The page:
If I want to turn this globe into a flat map,
I’m going to have to cut it open.
In order to get this to look anything like a rectangle.
I've had to cut it in places. I've had to stretch it so that the countries look all wonky.
And even still, it's almost impossible to get it to lie flat.
And that right there is the eternal dilemma of map makers: The surface of a sphere cannot
be represented as a plane without some form of distortion.
This guy proved that with math a long time ago.
Since around 1500s, mathematicians have set about creating algorithms that would translate
the globe into something flat.
To do this, they use a process called projection.
Popular rectangular maps use a cylindrical projections.
Imagine putting a theoretical cylinder over the globe and projecting each point of the
sphere onto the cylinder’s surface.
Unroll the cylinder, and you have a flat, rectangular map.
But you could also project the globe onto other objects, and how exactly a map maker
projects the globe will affect what the map looks like once it’s all flattened out.
And here’s the big problem: Every one of these projections comes with trade offs in
shape, distance, direction and land area.
Certain map projections can be either misleading or very helpful depending on what you are
using them for.
Here’s an example.
This map is called the Mercator projection.
If you’re American, you probably studied it in school.
It’s the projection Google Maps uses.
Mercator projection is popular for a couple of reasons.
First, it generally preserves the shape of the countries.
Brazil on the globe has the same shape as Brazil on the Mercator projection.
But the real purpose of the Mercator projection was navigation -- it preserves direction,
which is a big deal if you are trying to navigate the ocean with only a compass.
It was designed so that a line drawn between two points on the map would provide the exact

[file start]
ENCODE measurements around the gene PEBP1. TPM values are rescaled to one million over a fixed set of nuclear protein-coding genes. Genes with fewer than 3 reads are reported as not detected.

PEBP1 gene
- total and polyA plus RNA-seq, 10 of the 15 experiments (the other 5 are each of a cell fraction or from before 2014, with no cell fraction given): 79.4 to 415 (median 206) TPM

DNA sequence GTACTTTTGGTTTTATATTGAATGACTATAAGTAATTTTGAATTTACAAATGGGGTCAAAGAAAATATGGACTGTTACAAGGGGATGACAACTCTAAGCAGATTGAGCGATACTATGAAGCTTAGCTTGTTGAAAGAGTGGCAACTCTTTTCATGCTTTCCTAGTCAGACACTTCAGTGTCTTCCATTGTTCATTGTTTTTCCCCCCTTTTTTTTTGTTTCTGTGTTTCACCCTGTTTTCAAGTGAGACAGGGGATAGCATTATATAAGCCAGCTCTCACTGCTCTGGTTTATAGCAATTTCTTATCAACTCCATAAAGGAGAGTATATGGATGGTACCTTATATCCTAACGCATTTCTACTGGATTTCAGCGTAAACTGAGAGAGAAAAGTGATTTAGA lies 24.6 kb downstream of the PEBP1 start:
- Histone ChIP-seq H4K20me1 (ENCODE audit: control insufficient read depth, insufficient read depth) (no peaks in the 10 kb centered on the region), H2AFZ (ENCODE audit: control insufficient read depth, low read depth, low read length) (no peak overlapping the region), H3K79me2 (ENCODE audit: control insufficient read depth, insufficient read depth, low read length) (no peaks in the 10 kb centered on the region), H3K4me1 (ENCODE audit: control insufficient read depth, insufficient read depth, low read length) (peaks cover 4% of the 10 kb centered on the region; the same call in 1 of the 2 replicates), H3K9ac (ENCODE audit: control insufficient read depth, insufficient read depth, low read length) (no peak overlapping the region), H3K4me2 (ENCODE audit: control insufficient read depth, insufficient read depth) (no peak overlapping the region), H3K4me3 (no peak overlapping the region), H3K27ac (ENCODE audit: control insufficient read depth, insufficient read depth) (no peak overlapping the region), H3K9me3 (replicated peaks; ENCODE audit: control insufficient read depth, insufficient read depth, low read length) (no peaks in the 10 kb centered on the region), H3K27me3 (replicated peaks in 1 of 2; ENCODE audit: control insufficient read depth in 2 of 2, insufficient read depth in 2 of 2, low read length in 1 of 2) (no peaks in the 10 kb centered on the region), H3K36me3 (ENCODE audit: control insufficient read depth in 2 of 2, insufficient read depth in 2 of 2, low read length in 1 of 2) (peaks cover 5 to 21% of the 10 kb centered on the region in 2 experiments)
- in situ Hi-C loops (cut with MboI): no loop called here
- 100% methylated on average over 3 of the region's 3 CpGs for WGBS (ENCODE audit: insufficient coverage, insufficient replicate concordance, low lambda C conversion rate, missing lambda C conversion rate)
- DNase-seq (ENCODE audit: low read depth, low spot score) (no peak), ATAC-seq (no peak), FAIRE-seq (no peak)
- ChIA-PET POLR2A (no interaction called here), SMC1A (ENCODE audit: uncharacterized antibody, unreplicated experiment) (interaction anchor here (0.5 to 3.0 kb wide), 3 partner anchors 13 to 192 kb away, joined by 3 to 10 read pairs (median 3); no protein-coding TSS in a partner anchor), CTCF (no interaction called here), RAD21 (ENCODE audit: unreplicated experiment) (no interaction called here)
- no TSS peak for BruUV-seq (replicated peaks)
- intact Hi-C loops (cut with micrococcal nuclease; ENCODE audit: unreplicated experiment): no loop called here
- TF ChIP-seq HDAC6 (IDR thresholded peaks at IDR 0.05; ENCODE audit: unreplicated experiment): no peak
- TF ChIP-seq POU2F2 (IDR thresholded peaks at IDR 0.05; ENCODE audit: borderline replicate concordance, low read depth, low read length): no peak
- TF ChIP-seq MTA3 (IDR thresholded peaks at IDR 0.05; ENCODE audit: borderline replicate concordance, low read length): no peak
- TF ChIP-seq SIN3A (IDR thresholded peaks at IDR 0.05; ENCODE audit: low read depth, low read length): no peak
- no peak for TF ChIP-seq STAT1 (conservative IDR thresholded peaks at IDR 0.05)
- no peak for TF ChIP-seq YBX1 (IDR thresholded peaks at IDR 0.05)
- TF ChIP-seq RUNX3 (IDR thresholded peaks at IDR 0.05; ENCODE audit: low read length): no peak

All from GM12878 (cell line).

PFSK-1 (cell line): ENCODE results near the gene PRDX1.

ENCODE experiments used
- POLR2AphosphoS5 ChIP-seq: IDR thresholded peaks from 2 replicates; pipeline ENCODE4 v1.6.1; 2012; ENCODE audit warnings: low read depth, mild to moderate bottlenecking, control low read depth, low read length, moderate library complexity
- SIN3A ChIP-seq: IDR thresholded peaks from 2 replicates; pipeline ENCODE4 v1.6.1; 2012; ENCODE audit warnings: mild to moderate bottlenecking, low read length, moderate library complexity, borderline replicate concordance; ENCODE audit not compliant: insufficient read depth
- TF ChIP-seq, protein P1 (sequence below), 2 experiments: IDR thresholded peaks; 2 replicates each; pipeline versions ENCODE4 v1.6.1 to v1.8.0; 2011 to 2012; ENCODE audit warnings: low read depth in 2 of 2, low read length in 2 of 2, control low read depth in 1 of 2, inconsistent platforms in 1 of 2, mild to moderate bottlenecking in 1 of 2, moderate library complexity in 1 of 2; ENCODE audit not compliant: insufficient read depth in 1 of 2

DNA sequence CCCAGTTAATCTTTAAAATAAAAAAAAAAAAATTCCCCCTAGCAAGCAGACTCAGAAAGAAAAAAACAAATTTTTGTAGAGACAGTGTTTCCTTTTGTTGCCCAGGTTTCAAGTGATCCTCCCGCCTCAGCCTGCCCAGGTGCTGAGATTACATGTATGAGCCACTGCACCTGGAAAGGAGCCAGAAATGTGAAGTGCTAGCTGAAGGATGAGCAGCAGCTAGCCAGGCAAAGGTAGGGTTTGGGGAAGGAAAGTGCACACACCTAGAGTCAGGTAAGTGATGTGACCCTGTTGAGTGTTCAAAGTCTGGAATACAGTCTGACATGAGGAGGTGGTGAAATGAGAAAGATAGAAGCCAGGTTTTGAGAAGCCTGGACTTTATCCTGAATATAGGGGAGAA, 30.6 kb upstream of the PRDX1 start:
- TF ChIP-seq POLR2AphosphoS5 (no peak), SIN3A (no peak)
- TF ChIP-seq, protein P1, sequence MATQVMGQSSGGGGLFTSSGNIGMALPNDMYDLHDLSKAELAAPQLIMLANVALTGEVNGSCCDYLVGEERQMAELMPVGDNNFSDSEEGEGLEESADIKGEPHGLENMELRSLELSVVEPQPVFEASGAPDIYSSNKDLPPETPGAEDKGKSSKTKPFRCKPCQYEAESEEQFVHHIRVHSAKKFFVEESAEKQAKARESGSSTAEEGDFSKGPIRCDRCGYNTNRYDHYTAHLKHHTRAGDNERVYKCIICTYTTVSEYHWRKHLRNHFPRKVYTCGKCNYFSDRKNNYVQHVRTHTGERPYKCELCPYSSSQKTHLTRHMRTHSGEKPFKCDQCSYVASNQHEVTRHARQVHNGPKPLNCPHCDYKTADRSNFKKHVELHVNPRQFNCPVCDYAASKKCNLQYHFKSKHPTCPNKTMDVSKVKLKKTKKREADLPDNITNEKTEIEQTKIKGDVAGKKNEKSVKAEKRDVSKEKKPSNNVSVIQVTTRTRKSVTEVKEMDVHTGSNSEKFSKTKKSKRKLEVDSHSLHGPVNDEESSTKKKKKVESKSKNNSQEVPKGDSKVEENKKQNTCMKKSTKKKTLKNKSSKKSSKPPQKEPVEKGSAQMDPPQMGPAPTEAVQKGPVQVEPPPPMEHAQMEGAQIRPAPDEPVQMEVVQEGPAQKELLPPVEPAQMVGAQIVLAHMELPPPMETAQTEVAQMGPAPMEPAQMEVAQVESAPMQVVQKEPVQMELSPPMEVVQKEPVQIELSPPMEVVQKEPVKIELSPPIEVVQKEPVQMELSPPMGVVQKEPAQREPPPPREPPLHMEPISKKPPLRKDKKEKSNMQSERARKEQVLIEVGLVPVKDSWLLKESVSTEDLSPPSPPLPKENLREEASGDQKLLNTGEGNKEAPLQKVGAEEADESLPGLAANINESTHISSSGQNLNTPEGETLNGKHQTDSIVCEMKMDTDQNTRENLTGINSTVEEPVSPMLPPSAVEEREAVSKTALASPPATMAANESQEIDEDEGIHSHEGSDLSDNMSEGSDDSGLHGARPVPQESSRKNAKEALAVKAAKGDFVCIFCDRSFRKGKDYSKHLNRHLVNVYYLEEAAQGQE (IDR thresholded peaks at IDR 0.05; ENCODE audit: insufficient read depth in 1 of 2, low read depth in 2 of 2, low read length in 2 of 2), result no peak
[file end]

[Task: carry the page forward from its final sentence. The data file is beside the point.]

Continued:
angle to follow on a compass to travel between those points.
If we go back into a globe, you can see that this line is not shortest route.
But it provides a simple, reliable way to navigate across oceans.
Gerardus Mercator, who created the projection in the 16th century, was able to preserve
direction by varying the distance between latitude lines while also making them straight,
creating a grid of right angles..
But that created other problems.
Where mercator fails is its representation of size.
Look at the size of Africa as compared to Greenland.
On the mercator map they look about the same size.
But look at a globe for Greenland’s true size, and you’ll see it’s way smaller
By a factor of 14 in fact.
If we put some dot that are all the same size on a globe, then we projected as a mercator
map, we would end up with this.
The circles retain their shape but are enlarged the closer you get the poles.
One modern critique is that this distortion perpetuates imperialist attitudes of European
domination over the southern hemisphere
"The Mercator projection has fostered imperialist attitudes for centuries
and created a ethnic bias against the third world."
If you want to see a map that more accurately displays size, you can use the Gall-Peters
projection, which is called an equal-area map.
Look at Greenland and Africa.
The size comparison is now accurate.
Much better than the mercator.
but it’s obvious that the country shapes are now stretched.
Here are the dots again so you can see how the projection preserves area
while totally distorting shape.
Something happened in the late 60s that would change the whole purpose of mapping and the
way we think about projections.
Satellites orbiting our planet started sending location and navigation data to little receiver
units all over the world.
This global positioning system wiped out the need for paper maps as a means of navigating
both the seas and the sky.
Map projection choices became less about navigational imperatives and more about aesthetics, design,
The mercator map, that vital tool of pre-GPS navigation, was shunned by cartographers who
now saw it as misleading.
But most web mapping tools like Google maps still use the mercator.
According to Google this is because the Mercator’s ability to preserve shape and angles makes
close-up views of cities more accurate -- a 90 degree left turn on the map is a 90degree
left turn on the street you’re driving down.
But when trying to display something on a world map, cartographers rarely use the mercator.
Most modern cartographers have settled on a variety of non-rectangular projections that
split the difference between totally distorting either size or shape.
In 1998 The National Geographic Society adopted The Winkel tripel projection because of it’s
a pleasant balance between size and shape accuracy.
But the fact remains, that there is no one right projection.
cartographers and mathematicians have created a huge library of available projections, each
a new perspective on the planet.
The best way to see what the earth really looks like is to look at a globe.
But as long we use flat maps, we will deal with the tradeoffs of projections, Just remember:
there’s no right answer.